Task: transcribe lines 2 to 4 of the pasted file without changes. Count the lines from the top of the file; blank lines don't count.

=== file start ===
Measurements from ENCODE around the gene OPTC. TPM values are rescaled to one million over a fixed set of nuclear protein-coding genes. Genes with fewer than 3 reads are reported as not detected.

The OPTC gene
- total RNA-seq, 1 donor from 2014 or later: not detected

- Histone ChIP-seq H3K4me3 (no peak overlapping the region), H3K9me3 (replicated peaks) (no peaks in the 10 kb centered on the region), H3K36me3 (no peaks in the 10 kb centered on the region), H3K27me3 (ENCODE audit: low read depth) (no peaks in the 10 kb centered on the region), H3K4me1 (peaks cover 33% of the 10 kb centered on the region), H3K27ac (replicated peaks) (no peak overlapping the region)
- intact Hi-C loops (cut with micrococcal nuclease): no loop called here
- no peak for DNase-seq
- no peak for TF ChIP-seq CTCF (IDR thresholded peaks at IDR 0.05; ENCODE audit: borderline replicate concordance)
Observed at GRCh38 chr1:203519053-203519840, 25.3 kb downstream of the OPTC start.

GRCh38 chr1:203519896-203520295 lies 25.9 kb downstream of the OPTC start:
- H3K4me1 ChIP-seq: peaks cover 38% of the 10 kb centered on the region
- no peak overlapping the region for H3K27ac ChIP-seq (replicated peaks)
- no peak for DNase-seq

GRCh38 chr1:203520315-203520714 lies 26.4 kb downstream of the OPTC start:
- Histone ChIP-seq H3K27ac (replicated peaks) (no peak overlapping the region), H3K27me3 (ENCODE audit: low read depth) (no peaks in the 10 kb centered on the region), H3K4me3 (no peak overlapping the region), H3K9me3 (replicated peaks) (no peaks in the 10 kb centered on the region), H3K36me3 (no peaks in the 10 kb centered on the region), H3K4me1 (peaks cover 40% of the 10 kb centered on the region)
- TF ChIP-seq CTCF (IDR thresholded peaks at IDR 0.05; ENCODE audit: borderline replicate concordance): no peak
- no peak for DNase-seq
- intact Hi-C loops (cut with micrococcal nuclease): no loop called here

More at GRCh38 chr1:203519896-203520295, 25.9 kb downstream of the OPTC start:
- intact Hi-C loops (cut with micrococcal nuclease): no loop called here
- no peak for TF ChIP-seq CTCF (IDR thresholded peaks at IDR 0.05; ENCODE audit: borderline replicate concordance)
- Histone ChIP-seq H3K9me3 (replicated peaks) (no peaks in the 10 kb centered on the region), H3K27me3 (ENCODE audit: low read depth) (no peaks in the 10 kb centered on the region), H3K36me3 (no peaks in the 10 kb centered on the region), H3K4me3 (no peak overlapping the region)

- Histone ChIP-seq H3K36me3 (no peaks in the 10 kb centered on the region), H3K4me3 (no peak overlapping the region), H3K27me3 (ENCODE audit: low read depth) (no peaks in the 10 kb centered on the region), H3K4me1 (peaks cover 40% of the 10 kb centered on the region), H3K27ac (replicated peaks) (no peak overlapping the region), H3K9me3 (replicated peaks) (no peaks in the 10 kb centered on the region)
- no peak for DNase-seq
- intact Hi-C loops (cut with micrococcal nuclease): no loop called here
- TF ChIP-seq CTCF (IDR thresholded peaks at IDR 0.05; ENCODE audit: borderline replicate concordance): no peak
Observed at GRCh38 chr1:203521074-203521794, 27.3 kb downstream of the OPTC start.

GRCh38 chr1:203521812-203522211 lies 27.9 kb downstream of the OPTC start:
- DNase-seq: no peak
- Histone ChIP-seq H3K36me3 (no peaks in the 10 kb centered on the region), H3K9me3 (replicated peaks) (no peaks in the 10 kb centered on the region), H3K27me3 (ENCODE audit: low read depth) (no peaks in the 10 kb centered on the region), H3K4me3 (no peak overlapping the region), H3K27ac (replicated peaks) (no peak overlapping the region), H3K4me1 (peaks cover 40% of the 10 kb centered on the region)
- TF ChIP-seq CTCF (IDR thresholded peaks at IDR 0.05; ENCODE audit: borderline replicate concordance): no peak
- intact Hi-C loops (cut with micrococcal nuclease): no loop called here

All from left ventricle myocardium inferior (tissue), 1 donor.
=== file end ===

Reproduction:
The OPTC gene
- total RNA-seq, 1 donor from 2014 or later: not detected

- Histone ChIP-seq H3K4me3 (no peak overlapping the region), H3K9me3 (replicated peaks) (no peaks in the 10 kb centered on the region), H3K36me3 (no peaks in the 10 kb centered on the region), H3K27me3 (ENCODE audit: low read depth) (no peaks in the 10 kb centered on the region), H3K4me1 (peaks cover 33% of the 10 kb centered on the region), H3K27ac (replicated peaks) (no peak overlapping the region)